Justice, the touchstone of worth, is rightly esteemed by the world as the noblest of all the virtues. For no one can be just who fears death, pain, exile and want, or who would sacrifice justice to escape these evils.

[Iustitia, ex qua una virtute viri boni appellantur, mirifica quaedam multitudini videtur, nec iniuria; nemo enim iustus esse potest, qui mortem, qui dolorem, qui exsilium, qui egestatem timet, aut qui ea, quae sunt his contraria, aequitati anteponit.]

Marcus Tullius Cicero (106-43 BC) Roman orator, statesman, philosopher
De Officiis [On Duties; On Moral Duty; The Offices], Book 2, ch. 11 / sec. 38 (44 BC) [tr. Gardiner (1899)]
    (Source)

(Source (Latin)). Alternate translation:

Justice, which single virtue serves to give men the name and denomination of good, seems much the most admirable to the generality of people; and not without reason, it being impossible for any one to be just who is afraid at the approaches of death, of pain, of banishment, or poverty; or prefers those things which are contrary to these before the great duties of justice and honesty.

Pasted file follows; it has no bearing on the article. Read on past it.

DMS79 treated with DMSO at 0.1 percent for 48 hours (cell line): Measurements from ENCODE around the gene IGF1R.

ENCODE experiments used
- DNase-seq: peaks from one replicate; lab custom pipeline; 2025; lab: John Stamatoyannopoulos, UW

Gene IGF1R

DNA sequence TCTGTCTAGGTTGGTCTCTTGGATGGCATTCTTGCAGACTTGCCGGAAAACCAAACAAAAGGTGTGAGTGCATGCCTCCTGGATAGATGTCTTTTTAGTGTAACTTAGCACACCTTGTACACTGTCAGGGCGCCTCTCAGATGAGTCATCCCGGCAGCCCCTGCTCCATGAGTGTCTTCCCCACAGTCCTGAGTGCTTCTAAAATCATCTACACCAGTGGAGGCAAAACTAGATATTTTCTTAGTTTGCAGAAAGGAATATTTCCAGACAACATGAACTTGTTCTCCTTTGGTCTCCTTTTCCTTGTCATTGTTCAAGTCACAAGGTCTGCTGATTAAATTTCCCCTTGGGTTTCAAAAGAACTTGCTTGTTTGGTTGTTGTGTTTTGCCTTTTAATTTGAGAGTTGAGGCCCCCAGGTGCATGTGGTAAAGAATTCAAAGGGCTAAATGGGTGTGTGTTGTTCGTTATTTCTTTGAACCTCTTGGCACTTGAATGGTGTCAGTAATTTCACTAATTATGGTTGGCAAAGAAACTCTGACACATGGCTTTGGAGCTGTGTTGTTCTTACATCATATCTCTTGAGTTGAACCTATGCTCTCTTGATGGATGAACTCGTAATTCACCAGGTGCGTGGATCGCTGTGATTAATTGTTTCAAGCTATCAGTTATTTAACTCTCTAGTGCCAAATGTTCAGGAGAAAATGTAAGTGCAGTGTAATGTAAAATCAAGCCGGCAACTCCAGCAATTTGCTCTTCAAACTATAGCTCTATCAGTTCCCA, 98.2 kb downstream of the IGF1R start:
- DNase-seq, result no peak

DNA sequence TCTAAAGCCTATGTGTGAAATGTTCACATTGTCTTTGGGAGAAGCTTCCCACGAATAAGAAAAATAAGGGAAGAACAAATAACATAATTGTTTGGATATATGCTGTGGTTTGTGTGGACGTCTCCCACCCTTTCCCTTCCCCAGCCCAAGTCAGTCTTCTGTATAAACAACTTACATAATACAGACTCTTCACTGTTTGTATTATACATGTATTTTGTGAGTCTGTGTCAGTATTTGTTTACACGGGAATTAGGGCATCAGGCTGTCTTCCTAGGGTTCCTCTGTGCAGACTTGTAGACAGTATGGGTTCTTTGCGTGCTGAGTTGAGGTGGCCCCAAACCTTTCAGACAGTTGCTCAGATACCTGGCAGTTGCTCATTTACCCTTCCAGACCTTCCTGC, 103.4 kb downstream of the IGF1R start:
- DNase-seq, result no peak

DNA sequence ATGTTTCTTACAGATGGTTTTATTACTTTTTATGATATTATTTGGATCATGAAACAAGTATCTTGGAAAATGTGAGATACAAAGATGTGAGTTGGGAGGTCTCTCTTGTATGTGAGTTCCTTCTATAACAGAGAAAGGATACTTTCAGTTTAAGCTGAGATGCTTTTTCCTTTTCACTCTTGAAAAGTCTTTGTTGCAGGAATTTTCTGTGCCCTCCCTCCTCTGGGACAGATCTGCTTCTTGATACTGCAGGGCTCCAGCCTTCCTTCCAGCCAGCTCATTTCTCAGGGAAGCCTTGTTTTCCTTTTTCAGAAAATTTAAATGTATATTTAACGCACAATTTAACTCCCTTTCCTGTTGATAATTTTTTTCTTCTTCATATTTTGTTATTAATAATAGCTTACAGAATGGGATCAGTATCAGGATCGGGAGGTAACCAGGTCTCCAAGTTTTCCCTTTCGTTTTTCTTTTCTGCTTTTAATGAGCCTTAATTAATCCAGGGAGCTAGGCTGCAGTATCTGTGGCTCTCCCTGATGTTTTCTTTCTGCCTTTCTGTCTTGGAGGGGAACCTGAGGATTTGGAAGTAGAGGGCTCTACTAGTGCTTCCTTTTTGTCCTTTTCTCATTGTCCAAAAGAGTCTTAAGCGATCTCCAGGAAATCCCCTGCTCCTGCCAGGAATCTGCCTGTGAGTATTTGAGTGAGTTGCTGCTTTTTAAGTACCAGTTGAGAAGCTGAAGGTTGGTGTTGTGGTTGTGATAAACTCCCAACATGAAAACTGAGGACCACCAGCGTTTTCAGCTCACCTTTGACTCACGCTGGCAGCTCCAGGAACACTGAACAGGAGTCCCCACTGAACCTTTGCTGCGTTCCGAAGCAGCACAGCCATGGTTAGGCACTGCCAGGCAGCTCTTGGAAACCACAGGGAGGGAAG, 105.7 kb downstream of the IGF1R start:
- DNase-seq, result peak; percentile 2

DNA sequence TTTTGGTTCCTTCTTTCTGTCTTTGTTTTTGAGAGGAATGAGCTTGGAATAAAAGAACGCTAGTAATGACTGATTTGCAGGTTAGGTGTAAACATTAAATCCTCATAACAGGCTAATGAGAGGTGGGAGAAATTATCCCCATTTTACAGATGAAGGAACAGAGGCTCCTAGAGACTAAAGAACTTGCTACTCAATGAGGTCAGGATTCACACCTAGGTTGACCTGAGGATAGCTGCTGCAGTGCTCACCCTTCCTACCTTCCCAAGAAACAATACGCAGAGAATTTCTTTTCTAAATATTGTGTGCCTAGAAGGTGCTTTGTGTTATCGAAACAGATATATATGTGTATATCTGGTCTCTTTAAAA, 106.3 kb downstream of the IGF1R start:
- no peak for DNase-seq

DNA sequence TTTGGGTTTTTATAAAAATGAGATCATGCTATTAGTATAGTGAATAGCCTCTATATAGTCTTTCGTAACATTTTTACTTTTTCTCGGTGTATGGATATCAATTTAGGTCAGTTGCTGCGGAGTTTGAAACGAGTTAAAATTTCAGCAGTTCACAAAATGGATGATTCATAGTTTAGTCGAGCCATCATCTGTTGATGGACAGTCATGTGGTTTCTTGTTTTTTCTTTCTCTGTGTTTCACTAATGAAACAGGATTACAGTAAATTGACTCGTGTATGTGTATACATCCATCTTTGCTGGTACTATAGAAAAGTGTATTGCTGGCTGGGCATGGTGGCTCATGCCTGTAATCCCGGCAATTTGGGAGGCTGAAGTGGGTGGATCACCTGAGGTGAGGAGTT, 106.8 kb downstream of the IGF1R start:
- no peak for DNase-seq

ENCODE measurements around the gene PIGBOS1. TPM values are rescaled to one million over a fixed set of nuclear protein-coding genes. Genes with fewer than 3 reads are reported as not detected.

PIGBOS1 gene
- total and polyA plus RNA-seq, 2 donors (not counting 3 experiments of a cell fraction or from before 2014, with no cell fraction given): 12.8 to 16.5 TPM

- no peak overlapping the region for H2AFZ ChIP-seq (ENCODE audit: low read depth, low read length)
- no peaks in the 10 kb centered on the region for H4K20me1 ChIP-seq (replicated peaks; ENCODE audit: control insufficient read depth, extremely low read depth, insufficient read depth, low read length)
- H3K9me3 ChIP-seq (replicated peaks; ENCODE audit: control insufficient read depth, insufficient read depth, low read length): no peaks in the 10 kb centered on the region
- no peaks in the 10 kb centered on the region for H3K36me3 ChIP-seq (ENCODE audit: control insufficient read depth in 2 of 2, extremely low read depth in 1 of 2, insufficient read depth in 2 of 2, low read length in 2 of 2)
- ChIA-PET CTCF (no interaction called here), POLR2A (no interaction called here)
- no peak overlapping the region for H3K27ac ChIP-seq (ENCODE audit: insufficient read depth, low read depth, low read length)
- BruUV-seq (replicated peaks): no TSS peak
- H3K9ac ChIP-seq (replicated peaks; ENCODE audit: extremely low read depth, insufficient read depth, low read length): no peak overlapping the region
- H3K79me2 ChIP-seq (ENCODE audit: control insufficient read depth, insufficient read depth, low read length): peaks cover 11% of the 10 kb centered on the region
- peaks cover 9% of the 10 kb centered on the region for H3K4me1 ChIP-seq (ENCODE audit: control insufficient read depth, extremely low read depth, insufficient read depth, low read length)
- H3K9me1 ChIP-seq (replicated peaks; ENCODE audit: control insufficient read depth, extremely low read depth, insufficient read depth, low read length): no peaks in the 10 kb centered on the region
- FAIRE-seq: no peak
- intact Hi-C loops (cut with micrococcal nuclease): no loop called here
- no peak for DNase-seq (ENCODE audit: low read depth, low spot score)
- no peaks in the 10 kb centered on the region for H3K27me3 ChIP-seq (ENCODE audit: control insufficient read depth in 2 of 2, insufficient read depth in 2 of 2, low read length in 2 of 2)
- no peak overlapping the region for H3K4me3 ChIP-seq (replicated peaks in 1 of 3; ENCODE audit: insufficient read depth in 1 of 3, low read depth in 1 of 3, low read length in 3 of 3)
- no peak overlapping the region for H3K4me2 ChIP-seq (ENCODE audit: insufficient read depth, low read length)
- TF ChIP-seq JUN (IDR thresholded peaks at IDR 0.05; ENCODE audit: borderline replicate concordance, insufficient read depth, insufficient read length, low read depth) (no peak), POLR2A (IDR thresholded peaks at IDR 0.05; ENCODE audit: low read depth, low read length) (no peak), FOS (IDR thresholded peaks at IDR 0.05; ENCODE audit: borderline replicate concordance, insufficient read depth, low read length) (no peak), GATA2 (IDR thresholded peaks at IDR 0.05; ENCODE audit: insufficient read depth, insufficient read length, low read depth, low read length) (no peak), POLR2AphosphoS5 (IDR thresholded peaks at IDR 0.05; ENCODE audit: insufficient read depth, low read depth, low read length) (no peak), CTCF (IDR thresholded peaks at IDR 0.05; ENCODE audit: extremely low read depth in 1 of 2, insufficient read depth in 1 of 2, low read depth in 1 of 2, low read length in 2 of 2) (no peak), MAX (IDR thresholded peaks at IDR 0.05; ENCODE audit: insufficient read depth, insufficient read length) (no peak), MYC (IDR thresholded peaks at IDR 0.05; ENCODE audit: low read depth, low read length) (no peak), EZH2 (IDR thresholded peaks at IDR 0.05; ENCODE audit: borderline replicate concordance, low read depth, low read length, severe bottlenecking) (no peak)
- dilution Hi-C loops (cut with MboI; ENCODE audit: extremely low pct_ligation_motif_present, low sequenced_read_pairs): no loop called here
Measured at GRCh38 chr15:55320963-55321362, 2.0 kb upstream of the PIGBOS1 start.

[tr. Cockman (1699)]

Justice, from which alone good men receive their appellation, appears the most wonderful to the multitude; and with good reason: For no man can be just, who dreads death, pain, exile, want, or prefers to equity whatsoever is contrary to those.
[tr. McCartney (1798)]

Justice, from which single virtue men are called good, appears to the multitude as something marvellous. And with good reason' for no man can be just if he is afraid of death, pain, exile, or poverty, or prefers their contraries to justice.
[tr. Edmonds (1865)]

Justice, for which one virtue men are called good, seems to the multitude a quality of marvellous excellence, — and not without good reason; for no one can be just, who dreads death, pain, exile, or poverty, or who prefers their opposites to honesty.
[tr. Peabody (1883)]

Justice, the possession of which entitles men to be called good, is looked upon by the masses as something miraculous; and rightly so, for no one can be just who fears death, pain, exile, or poverty, or who ranks the opposites of these above equity.
[ed. Harbottle (1906)]

Justice, above all, on the basis of which alone men are called “good men,” seems to people generally a quite marvellous virtue -- and not without good reason; for no one can be just who fears death or pain or exile or poverty, or who values their opposites above equity.
[tr. Miller (1913)]

And justice in particular seems to the mass of people something amazing, and they are not wrong: good men achieve their reputation for goodness form that one virtue alone, and no man can be just who lives in fear of death, pain, exile, or poverty. If a man shuns fair-dealing in order to avoid these evils, he cannot be considered just.
[tr. Edinger (1974)]

Added on 3-Mar-22 | Last updated 3-Mar-22
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